In the past few weeks, things blew up at Duke Divinity School. Paul Griffiths launched a salvo against the legitimacy of the voluntary diversity training in the school, and created a firestorm. The documents published by Rod Dreher reveal a situation that is complicated and rife with misunderstanding.

Though I have no inside information, a line from Griffiths’s recent “swansong” to the academy struck me as revelatory of what may underlie the debate. Griffiths’s appeal to his English working-class background and his academic formation in the “the snidely and aggressively English dialectic of debate” speak to a culturally specific form of argumentation that does not always translate well into an American context.

During my brief sojourn in the English system, I became accustomed to the English model of clear argumentation spiced with wit and supported by a well-crafted rejoinder. For those not used to such an approach, it can feel more like a bludgeoning with a long sword than the incisive jabs of a rapier. There is always a fine line between destroying an argument and destroying the person who made it.

This approach teaches you to turn words into weapons in the service of argument. It can begin with a series of questions, seemingly innocent and yet designed to ferret out weaknesses. Depending on the answer, the second round of questions may be punctuated by “Surely you don’t mean X,” or a series of well-placed modifiers (“gross” oversimplification, “fallacious” reasoning, etc.). Appeals to authority are sometimes dismissed with a simple wave of the hand (“Shortest dissertation in the history of that school” was one such dismissal I witnessed). For those who understand it, this cultural form is a kind of rhetorical flair designed to elicit a strong response, rather than deliver an actual blow to the argument.

I experienced reverse culture-shock after moving back to the U.S., when I offered a critique of a paper written by a colleague. I had assumed that my own concern for the colleague’s argument would come through in the careful way I had read the paper. Not so. I discovered that I had offended not only my colleague, but many observers, who rushed in as though my criticisms had done permanent damage. I realized that I had to find softer ways to criticize my American colleagues, who had not been formed in the hard-hitting English system.

One thing to be said for that “aggressively English dialectic of debate” is that it has a leveling effect among socio-economic classes. On the other side of the pond, where regional accents function as signifiers of whether one is cultured or not, the art of skillful argumentation can make equals out of those who come from different classes. One learns to stand on the strength of argument alone.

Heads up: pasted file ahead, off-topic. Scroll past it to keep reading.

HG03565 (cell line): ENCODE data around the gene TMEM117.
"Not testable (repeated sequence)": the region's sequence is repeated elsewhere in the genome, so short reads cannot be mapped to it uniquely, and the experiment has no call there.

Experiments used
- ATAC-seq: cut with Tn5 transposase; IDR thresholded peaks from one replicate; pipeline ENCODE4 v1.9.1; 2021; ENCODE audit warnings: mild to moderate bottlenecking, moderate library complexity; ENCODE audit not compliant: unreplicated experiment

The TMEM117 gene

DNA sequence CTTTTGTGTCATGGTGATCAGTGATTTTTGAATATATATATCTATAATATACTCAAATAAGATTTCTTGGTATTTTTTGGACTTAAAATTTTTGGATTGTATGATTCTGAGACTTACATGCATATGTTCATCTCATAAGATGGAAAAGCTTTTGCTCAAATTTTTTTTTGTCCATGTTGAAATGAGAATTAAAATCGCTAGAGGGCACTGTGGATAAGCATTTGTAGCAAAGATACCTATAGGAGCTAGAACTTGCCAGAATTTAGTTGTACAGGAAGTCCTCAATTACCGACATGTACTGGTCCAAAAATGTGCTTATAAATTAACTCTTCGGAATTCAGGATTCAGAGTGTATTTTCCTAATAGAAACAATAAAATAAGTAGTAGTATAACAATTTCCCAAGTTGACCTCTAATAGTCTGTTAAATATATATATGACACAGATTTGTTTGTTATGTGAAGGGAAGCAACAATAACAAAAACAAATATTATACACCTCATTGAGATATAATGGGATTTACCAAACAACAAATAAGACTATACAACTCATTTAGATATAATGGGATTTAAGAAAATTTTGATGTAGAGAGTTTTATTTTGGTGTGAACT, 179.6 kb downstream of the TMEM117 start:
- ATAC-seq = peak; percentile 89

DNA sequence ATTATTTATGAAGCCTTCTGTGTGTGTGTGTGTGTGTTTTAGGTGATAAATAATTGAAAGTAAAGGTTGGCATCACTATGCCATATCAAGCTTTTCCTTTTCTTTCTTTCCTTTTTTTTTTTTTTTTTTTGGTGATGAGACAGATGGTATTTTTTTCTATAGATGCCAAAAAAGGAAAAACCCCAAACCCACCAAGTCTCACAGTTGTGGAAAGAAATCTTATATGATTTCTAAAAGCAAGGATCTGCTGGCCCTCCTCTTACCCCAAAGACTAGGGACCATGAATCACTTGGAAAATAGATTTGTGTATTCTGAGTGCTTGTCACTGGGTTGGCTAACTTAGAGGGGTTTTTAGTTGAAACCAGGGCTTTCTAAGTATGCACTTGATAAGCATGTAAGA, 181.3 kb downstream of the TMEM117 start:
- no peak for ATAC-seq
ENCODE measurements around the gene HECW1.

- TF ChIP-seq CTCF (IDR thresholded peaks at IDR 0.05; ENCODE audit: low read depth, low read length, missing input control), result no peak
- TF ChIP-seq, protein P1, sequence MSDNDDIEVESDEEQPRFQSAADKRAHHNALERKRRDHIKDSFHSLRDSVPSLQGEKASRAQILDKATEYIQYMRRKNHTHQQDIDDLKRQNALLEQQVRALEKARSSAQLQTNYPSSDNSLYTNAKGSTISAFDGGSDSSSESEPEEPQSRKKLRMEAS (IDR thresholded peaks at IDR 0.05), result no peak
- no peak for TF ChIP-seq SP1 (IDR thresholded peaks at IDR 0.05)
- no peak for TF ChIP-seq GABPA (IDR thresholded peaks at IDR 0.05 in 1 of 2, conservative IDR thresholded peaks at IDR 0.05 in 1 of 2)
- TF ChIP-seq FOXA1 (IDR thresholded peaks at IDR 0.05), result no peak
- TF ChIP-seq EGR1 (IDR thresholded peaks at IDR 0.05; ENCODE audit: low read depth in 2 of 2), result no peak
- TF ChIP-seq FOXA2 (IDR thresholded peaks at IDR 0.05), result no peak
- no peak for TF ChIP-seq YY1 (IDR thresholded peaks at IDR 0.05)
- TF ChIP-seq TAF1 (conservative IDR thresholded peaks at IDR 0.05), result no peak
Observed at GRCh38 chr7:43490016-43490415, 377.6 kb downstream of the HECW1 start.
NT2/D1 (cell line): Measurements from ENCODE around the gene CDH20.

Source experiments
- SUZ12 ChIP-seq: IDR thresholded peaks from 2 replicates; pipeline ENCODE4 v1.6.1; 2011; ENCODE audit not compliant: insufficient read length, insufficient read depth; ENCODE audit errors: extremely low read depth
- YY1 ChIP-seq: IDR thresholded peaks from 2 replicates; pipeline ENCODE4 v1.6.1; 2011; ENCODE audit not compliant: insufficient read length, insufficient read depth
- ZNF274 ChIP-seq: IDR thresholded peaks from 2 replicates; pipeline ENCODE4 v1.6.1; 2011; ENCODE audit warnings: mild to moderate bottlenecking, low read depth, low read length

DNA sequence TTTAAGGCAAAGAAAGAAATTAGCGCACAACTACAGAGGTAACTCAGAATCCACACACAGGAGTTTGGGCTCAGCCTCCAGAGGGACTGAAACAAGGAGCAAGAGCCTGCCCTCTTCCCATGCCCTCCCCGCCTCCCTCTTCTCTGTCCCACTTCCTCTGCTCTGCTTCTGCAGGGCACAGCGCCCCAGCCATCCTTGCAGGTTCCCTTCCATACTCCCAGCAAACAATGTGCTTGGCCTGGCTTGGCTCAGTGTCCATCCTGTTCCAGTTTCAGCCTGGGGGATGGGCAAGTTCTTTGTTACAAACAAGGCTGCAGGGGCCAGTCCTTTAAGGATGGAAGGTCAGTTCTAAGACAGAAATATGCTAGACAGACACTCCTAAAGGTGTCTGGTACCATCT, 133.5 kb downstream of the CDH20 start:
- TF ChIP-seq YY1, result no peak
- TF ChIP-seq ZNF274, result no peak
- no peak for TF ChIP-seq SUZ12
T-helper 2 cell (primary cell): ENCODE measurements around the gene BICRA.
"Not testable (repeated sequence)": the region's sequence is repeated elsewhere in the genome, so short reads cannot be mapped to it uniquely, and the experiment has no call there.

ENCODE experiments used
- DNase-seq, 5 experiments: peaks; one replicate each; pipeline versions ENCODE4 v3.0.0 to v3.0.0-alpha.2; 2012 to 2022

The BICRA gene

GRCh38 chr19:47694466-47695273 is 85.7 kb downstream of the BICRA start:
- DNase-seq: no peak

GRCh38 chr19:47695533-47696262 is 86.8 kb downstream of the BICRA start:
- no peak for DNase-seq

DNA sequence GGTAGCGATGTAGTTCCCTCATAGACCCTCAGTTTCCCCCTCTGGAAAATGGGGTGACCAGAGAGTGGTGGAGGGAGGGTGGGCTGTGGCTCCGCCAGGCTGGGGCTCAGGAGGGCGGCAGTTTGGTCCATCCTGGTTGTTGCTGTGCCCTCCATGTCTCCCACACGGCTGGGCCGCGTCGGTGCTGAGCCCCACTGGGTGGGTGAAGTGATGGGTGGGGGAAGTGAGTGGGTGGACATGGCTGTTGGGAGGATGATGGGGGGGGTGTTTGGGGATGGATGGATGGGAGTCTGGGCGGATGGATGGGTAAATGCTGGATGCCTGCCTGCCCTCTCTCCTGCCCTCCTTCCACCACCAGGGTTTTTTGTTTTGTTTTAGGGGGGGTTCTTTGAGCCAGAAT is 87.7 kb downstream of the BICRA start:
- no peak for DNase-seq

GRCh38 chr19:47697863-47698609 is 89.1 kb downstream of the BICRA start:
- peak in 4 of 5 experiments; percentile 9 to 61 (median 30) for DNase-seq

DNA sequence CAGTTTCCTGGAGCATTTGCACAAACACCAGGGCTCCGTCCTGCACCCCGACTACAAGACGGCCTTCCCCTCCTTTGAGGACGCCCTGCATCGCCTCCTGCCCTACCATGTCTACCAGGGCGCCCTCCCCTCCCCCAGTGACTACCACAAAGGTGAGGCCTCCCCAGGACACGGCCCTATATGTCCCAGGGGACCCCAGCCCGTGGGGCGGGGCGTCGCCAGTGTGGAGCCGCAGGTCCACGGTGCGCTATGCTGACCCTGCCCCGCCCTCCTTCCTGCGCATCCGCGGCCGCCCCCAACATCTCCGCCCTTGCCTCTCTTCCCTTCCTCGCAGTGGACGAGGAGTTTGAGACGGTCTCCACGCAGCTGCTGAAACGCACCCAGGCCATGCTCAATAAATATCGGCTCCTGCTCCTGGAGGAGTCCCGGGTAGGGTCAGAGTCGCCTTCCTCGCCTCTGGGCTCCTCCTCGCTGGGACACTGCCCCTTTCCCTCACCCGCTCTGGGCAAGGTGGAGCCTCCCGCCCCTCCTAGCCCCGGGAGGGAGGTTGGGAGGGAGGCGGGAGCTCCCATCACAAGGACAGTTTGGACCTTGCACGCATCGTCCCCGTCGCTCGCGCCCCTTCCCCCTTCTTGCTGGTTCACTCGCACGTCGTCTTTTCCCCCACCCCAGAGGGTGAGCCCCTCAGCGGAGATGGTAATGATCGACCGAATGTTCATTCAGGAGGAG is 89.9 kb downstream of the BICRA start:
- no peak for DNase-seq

This art of verbal jousting does not fit in the postmodern world, so concerned with providing safe spaces. Verbal jousting is an invitation to respond in kind, much as “joning” functions in the African-American community to cultivate and display verbal skills that integrate individuals into the community. Yes, joning can lead to violence—just as there is a reason why, at an Oxford viva in the Middle Ages, there was to be precisely one sword length between the examiners and the examined.

But joning has also prepared the way for the more sophisticated kinds of argument found within the poetic styles of the prophetic tradition of preaching in the Black Church. The rhetorical punch remains in both joning and preaching, but its reference changes in the latter, as a well-crafted phrase calls out the profane and embodies the sacred. The prophetic in black preaching is a form of argument that calls someone or something to a reckoning and thus invites action and response. Understanding this cultural form of argument, we begin to get a sense for the other side of the challenges at Duke Divinity—the complaint by African-American students that the Black Church and black modes of preaching and argument need to be taken more seriously.

There are no doubt many dimensions to the recent events at Duke Divinity, but I cannot help thinking that one of them is a misunderstanding of cultural forms of argument and their functions. Griffiths wanted to cross swords with his colleagues, but his invitation was viewed as a form of violence. In the same way, the distinctive style of preaching within the Black Church is a form of verbal jousting with God, the devil, and all the destructive powers.

I wonder whether diversity training is not having the opposite of its intended effect—rather than helping us see and understand cultural forms, it is flattening them out, and all in the name of saving them.

Dale M. Coulter is associate professor of historical theology at Regent University.

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